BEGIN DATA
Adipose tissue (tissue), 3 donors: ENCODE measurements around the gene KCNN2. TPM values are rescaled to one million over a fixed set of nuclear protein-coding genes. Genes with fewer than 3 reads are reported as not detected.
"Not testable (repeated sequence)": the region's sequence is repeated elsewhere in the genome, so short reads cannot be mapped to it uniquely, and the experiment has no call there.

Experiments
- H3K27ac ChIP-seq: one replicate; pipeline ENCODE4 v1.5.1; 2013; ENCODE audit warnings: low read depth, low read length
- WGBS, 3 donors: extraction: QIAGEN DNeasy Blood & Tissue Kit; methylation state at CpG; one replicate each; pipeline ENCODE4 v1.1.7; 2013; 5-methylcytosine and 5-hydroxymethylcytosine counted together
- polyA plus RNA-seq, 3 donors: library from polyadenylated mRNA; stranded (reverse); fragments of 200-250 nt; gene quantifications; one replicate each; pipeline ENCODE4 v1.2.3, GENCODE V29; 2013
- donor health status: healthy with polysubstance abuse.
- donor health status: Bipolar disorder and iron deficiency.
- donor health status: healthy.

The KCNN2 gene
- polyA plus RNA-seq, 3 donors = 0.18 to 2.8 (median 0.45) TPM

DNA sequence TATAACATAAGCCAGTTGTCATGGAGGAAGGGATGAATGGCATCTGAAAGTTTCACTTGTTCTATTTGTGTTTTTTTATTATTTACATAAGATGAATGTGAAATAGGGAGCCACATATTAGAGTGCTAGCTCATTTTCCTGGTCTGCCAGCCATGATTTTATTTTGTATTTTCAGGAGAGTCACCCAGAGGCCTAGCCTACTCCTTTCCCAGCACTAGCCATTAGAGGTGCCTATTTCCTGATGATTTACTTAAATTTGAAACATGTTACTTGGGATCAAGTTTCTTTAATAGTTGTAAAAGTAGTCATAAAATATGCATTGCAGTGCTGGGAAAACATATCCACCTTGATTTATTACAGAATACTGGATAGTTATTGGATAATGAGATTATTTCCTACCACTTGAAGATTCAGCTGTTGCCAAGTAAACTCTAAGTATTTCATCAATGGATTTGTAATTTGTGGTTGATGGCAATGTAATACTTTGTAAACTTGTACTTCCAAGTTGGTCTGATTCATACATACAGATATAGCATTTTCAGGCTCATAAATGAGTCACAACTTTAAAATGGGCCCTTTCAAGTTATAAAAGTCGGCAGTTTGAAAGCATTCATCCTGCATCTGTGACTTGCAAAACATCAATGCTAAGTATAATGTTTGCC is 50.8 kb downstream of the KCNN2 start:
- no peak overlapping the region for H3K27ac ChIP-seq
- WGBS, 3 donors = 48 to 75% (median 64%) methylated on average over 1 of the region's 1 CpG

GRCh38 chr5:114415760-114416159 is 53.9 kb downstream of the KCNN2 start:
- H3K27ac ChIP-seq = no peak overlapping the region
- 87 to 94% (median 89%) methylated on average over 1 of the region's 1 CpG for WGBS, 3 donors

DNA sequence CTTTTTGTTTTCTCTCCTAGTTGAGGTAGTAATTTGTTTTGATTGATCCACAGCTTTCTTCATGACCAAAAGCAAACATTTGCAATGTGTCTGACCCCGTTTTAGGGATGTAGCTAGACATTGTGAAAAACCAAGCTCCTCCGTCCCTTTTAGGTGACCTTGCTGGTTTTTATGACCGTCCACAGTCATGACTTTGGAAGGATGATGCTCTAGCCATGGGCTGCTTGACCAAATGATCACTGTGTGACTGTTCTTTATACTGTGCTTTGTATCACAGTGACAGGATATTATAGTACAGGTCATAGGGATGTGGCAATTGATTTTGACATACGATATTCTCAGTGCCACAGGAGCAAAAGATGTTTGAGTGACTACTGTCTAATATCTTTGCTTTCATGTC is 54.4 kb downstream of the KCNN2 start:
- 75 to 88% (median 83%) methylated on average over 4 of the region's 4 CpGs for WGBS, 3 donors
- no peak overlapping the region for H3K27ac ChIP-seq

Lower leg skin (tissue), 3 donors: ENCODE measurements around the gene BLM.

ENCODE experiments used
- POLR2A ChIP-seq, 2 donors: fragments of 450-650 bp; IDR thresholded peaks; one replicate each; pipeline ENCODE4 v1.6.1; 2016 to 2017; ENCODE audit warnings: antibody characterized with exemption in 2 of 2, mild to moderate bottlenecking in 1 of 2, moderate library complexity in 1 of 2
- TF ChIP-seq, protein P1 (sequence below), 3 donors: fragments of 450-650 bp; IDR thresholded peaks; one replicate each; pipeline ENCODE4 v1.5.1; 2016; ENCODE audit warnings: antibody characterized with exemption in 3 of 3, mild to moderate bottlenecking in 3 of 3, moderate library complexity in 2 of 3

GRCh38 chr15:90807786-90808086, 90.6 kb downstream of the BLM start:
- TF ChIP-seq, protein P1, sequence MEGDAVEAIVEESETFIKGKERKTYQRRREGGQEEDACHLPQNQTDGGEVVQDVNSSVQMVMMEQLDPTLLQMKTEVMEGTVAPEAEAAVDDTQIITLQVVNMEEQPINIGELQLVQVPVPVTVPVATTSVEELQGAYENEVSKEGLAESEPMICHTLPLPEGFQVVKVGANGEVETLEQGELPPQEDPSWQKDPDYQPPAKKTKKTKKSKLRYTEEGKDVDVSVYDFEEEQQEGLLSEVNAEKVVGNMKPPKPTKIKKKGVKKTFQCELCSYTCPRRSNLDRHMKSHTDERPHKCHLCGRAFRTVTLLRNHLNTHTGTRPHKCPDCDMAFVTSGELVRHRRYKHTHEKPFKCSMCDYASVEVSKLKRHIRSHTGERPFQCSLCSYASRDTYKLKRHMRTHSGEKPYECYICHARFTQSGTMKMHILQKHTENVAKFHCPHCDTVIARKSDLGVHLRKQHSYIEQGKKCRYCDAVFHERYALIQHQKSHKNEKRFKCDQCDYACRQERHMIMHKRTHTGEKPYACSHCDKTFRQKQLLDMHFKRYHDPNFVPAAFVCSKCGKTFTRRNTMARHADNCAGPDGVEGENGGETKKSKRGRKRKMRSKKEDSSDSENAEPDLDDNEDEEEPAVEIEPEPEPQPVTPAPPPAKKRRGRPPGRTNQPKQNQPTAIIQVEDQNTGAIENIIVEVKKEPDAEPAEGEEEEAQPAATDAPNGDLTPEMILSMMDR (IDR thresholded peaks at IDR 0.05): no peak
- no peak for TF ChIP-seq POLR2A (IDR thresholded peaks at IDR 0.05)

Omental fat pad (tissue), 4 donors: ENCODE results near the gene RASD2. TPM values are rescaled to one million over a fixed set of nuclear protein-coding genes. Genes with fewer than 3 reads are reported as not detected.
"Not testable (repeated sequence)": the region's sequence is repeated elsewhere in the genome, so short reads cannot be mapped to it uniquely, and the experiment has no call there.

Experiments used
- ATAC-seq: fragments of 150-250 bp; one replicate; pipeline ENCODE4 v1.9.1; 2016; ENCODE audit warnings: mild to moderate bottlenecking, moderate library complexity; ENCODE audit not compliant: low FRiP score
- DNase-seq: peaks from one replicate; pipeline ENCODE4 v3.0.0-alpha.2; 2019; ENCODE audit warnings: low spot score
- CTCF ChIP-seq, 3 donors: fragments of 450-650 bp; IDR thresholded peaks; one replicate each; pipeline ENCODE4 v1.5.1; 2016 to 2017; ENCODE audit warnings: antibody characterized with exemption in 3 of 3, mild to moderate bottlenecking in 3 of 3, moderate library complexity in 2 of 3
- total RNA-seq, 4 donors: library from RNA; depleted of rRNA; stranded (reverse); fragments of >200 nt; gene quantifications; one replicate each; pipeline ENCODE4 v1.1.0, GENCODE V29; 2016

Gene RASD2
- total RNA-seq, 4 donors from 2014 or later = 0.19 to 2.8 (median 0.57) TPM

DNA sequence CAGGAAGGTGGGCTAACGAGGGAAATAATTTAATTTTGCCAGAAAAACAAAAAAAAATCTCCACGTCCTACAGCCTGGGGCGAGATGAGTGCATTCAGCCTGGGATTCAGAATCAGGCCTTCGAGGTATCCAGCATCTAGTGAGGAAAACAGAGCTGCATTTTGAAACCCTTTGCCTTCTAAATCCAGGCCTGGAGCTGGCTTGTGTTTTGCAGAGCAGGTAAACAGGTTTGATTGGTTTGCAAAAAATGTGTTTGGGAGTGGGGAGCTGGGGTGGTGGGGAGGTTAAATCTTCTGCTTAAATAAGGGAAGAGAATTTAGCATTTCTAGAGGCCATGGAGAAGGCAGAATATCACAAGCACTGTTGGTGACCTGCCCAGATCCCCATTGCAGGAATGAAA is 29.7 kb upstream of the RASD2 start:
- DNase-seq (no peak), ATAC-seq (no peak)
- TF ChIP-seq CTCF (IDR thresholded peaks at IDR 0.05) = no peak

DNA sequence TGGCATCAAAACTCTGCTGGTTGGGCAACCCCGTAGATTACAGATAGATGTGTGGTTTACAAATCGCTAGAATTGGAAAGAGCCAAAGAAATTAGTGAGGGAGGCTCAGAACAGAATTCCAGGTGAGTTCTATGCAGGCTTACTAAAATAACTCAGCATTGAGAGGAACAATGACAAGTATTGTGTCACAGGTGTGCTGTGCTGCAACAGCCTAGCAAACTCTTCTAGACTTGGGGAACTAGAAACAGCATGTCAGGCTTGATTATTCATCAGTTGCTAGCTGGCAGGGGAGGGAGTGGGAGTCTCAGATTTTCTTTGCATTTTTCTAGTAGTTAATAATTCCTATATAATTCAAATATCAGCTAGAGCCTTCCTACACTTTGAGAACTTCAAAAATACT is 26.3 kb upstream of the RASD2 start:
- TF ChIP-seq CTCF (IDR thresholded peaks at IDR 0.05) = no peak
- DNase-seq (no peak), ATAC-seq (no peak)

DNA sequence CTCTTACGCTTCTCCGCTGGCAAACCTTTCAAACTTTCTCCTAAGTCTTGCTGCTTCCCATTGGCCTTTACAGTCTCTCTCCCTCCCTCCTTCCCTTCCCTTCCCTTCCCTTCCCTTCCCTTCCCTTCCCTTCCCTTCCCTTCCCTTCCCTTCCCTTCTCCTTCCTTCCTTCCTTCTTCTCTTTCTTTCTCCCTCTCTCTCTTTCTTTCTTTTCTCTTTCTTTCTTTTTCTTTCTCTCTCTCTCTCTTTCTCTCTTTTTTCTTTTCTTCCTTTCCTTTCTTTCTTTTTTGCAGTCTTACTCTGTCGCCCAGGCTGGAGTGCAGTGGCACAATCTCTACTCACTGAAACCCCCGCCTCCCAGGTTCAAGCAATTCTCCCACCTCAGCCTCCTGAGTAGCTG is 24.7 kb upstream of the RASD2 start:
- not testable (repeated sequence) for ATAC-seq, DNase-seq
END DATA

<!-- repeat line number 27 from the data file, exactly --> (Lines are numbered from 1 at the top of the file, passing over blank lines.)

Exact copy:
- no peak for TF ChIP-seq POLR2A (IDR thresholded peaks at IDR 0.05)